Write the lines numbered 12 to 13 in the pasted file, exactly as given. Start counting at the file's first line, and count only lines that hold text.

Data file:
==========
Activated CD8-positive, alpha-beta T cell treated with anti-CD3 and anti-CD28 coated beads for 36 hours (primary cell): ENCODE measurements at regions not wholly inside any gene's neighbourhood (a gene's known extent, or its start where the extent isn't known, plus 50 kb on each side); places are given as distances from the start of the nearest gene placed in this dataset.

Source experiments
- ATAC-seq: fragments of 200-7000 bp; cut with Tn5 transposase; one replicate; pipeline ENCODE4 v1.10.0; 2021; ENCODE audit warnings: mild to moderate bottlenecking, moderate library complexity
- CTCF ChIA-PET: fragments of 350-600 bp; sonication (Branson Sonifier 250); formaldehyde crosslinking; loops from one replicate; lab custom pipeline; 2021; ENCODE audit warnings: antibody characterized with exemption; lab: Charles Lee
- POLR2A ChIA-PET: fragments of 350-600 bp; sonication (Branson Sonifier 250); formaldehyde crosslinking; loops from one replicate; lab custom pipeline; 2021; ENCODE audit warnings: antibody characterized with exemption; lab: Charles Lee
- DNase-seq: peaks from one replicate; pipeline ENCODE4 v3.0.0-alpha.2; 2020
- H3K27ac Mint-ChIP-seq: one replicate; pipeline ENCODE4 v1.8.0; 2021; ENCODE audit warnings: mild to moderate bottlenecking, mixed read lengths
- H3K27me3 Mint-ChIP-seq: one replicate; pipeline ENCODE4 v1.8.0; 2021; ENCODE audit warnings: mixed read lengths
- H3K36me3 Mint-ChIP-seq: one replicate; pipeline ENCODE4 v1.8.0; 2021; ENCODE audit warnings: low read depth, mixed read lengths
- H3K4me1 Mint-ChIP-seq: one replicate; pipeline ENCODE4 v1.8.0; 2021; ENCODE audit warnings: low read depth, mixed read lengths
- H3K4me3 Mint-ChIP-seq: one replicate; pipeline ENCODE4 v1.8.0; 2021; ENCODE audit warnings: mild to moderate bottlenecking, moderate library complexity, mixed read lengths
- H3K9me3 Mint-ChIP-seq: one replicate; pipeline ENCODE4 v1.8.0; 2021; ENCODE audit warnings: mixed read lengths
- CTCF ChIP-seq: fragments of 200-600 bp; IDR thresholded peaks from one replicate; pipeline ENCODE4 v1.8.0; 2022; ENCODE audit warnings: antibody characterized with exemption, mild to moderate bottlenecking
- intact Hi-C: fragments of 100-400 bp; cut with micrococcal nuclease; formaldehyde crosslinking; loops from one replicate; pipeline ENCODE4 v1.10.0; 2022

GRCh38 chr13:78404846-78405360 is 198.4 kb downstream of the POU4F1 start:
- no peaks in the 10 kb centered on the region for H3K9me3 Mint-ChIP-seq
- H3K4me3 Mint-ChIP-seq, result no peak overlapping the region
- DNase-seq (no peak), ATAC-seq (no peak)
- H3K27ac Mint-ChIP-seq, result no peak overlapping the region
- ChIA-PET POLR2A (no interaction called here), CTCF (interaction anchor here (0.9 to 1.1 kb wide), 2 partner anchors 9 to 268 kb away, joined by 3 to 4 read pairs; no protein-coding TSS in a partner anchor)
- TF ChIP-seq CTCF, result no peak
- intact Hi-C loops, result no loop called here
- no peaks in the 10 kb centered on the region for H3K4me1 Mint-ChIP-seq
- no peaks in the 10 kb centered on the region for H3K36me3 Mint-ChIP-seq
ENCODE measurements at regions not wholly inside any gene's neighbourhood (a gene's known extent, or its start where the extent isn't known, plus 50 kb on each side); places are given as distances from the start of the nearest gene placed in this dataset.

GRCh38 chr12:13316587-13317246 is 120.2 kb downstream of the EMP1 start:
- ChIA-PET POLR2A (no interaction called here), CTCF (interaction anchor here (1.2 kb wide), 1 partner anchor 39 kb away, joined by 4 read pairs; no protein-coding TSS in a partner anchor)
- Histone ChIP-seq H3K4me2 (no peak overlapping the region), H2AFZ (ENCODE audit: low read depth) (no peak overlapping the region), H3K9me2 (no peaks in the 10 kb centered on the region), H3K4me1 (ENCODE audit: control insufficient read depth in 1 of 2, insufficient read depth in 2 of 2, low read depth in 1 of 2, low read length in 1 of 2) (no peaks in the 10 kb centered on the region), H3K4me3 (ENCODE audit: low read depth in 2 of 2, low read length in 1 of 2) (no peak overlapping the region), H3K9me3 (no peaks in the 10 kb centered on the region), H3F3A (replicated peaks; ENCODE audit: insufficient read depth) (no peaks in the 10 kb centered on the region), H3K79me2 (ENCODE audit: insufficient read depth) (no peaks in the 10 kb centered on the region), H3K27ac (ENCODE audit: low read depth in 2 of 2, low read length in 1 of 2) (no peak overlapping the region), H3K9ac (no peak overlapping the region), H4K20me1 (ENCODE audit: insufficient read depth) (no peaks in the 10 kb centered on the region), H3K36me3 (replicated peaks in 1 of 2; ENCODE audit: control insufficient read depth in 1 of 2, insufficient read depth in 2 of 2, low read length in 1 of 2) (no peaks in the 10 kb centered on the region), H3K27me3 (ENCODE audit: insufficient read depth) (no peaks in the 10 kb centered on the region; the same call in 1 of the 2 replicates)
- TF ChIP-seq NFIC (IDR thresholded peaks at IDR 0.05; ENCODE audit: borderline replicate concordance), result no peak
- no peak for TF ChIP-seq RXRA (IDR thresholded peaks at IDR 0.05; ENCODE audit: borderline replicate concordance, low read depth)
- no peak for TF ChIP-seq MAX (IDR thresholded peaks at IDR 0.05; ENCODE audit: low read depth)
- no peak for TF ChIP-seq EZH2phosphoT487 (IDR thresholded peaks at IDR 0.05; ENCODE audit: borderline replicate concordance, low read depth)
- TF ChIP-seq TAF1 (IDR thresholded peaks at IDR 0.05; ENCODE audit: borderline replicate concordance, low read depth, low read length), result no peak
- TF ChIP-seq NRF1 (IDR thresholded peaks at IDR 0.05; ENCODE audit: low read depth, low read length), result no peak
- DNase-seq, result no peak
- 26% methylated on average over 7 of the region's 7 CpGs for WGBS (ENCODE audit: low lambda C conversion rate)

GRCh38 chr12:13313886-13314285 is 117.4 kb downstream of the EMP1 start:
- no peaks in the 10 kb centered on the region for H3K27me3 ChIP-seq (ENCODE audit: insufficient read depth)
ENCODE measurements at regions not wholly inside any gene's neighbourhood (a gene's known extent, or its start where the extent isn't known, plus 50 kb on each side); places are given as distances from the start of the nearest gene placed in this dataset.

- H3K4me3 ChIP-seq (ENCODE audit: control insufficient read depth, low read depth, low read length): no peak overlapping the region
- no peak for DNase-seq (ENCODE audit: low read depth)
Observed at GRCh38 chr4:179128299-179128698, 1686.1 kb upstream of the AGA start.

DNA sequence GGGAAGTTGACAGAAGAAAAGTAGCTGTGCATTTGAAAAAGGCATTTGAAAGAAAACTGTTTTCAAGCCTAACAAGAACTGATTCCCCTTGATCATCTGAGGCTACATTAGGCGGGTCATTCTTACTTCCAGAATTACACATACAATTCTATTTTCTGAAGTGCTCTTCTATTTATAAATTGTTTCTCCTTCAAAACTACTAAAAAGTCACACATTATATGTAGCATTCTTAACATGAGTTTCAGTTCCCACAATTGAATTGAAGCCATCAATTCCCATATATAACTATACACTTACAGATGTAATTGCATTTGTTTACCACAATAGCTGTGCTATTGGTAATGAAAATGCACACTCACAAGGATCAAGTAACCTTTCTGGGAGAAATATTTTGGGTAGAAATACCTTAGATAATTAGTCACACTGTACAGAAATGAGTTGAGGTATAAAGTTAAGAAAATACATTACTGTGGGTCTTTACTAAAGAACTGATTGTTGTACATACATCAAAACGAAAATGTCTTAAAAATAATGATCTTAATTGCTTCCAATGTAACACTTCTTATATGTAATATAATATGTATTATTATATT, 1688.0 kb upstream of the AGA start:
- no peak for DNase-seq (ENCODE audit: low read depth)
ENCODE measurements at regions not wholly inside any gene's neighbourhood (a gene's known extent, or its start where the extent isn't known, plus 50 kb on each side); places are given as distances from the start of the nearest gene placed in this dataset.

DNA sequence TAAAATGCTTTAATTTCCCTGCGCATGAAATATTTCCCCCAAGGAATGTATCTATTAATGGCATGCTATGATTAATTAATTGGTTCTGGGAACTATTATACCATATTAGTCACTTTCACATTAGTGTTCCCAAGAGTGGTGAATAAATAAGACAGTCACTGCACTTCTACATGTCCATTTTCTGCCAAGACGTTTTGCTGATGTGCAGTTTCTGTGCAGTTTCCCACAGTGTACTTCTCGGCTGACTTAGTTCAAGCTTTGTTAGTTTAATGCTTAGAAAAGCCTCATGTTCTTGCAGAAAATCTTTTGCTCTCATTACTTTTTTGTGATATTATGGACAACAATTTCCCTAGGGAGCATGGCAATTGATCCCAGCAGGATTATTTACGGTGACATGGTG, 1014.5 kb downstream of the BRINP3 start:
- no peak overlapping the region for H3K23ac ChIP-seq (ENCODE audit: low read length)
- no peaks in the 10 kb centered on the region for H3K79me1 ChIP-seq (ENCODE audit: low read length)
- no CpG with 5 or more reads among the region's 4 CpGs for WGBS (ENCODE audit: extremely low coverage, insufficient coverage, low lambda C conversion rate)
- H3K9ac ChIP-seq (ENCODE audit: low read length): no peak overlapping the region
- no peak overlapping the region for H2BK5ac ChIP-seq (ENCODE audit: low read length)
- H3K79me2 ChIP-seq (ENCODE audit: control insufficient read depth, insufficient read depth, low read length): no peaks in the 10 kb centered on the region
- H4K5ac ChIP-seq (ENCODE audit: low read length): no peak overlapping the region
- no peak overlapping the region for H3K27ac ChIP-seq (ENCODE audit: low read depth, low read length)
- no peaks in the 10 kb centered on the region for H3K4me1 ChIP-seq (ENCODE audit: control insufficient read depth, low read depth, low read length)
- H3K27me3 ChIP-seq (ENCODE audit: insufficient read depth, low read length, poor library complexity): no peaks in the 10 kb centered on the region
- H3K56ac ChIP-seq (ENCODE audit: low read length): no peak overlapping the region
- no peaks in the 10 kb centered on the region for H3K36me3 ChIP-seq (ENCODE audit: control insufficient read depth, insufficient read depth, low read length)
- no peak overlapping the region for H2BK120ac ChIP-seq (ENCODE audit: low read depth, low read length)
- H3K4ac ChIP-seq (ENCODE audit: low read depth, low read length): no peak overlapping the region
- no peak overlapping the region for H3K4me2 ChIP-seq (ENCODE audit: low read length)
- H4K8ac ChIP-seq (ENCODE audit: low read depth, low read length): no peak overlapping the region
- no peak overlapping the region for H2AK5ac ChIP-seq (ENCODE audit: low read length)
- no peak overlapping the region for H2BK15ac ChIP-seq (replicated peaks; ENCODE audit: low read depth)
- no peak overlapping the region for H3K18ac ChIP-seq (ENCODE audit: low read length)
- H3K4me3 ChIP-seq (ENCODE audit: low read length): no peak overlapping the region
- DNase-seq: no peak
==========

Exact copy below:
- H3K9me3 Mint-ChIP-seq: one replicate; pipeline ENCODE4 v1.8.0; 2021; ENCODE audit warnings: mixed read lengths
- CTCF ChIP-seq: fragments of 200-600 bp; IDR thresholded peaks from one replicate; pipeline ENCODE4 v1.8.0; 2022; ENCODE audit warnings: antibody characterized with exemption, mild to moderate bottlenecking